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Marie A. WeIlington ya notó «la falta de sensibilidad de Florentina».



Peter Bly dice a este propósito: «Florentina, in actual fact, is no dressmaker and she should not have attempted the task. She is really doing more harm than good», y más adelante añade: «Her gifts of clothes lack the mark of a true sacrifice» (59).



«Florentina stands for modern religion of the purest type -for Christianity in the highest degree. She is a developed woman, not a stunted dwarf» (Lister 349).



Especialmente ilustrativa a este respecto es la tercera serie de Episodios nacionales, en la que asistimos a la irrupción, la degeneración y la muerte del romanticismo, representadas respectivamente por las situaciones amorosas del primer episodio, de los ocho centrales y del último. He tratado este problema en otro estudio.



González Arias (170) disregards Alcalá Galiano's suspicions and dates the relationship from 1883.



In her recent book Roberta Johnson (35-120), without using the Russian term, discusses this character type and its theoretical/philosophical underpinnings in most of these novelists.



Needless to say, the novelistic text, turned inward upon itself to reveal its inner workings, exemplifies this same retreat from empirical reality and literary Realism at the very moment that the Realist's use of scientific perspectives (Eoff 1-20) is being perfected and widened. Ironically, it is the analytical mind-set of science that allows the mind to visualize the text as possessing «mechanisms» of anti-mimetic self-analysis and yet permits that same mind to relate this essentially antimimetic exposé of inner mechanisms to the scientific, political, and other empirically corroborable frameworks that have an impact on the novel.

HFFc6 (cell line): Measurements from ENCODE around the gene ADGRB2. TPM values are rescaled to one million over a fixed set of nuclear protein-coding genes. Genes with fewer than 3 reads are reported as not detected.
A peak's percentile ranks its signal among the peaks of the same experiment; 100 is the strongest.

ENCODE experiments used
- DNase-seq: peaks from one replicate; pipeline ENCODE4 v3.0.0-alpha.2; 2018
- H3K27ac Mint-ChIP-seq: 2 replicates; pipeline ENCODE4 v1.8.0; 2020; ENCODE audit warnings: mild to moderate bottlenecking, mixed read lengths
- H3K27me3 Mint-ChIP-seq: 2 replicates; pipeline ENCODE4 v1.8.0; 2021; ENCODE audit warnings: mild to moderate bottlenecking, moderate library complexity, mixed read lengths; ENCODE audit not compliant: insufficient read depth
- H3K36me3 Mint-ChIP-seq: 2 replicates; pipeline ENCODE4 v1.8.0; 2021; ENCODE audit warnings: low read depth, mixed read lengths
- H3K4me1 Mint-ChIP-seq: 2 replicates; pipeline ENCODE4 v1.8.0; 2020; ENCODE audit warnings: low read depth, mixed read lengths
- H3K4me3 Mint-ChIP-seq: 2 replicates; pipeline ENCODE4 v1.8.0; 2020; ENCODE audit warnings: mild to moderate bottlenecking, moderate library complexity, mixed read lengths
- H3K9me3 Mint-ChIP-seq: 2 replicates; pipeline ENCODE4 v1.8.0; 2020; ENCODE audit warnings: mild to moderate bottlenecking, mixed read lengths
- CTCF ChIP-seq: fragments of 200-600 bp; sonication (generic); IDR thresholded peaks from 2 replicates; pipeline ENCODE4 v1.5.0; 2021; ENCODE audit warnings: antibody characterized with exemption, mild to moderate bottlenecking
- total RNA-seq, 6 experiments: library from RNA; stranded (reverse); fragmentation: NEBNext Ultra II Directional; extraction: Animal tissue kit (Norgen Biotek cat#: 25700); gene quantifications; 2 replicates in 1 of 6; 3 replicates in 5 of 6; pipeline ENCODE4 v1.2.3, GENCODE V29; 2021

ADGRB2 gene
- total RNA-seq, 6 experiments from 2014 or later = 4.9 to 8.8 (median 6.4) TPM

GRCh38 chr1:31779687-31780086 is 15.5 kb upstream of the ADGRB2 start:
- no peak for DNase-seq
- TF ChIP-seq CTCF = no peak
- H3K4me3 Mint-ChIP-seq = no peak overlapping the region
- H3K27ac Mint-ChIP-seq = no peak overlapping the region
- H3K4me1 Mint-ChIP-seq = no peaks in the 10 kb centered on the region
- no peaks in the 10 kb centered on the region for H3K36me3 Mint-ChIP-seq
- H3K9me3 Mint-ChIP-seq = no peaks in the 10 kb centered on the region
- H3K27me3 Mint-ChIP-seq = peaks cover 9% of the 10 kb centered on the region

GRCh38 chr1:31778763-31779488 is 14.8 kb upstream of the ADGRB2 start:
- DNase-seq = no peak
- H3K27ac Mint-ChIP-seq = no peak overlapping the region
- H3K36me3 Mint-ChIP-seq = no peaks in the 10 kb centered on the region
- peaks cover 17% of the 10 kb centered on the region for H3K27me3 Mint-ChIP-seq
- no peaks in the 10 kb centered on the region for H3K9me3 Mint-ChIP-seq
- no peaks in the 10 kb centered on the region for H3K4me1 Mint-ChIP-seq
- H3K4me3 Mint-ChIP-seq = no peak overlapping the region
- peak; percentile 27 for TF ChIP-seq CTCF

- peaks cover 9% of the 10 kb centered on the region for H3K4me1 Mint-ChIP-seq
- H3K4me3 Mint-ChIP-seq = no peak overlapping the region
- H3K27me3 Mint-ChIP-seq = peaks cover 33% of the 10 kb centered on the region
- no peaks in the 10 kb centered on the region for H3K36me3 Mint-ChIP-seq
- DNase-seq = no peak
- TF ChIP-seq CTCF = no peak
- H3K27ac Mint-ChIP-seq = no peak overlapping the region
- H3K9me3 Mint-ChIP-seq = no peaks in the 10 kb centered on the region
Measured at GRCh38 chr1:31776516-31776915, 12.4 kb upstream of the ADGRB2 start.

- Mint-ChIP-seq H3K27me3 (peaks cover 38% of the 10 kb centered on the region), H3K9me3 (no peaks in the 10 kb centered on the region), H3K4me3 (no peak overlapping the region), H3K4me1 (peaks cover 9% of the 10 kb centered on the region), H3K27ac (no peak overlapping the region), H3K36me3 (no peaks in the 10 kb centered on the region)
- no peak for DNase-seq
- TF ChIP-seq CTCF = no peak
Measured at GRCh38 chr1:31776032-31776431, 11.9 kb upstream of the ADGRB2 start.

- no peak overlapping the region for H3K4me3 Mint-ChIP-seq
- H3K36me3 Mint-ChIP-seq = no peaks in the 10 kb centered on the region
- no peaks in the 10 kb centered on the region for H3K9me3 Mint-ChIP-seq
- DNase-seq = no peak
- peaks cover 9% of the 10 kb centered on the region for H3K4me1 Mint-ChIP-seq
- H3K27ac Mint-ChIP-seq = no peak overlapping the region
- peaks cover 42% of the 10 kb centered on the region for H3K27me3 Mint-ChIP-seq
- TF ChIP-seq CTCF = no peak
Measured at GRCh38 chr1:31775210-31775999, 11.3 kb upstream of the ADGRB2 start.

Even as «superfluous men», Oblomov, Manso, and Augusto are unique, since, rather than deviating from the mediocrity of everyday life by imagining realities ahead of their time, they visualize a return to more idyllic forms of life that never truly were (Chances 82-83).



Consult Bataillon for additional historical sources used by Galdós in writing Zaragoza. Toreno (153-55) regards the city's resistance in the first and second sieges as heroic and truly remarkable, as an experience that inspired Spanish forces and then ironically was held up to the French people by Napoleon as a model they should emulate. Carr (107), observing that the Spanish army was considered on the whole to be cowardly and incompetent at the time, notes that Europe was astounded to read that Zaragoza had fought off the French for two and one half months.



Regalado García has stated that Galdós deliberately sought to tap into the tradition of Spanish nationalism and patriotic pride in the first series of Episodios: «La selección de temas, y dentro de ella la de episodios específicos, va guiada por la intención consciente del autor de buscar la esencia del espíritu patriótico en la heroica exaltación nacional de aquellos años de guerra encarnizada contra los invasores» (50). Gilman describes Zaragoza as «an epic told novelistically» (177), while Larrea characterizes the book as a hybrid of the epic and the realist historical novel (261).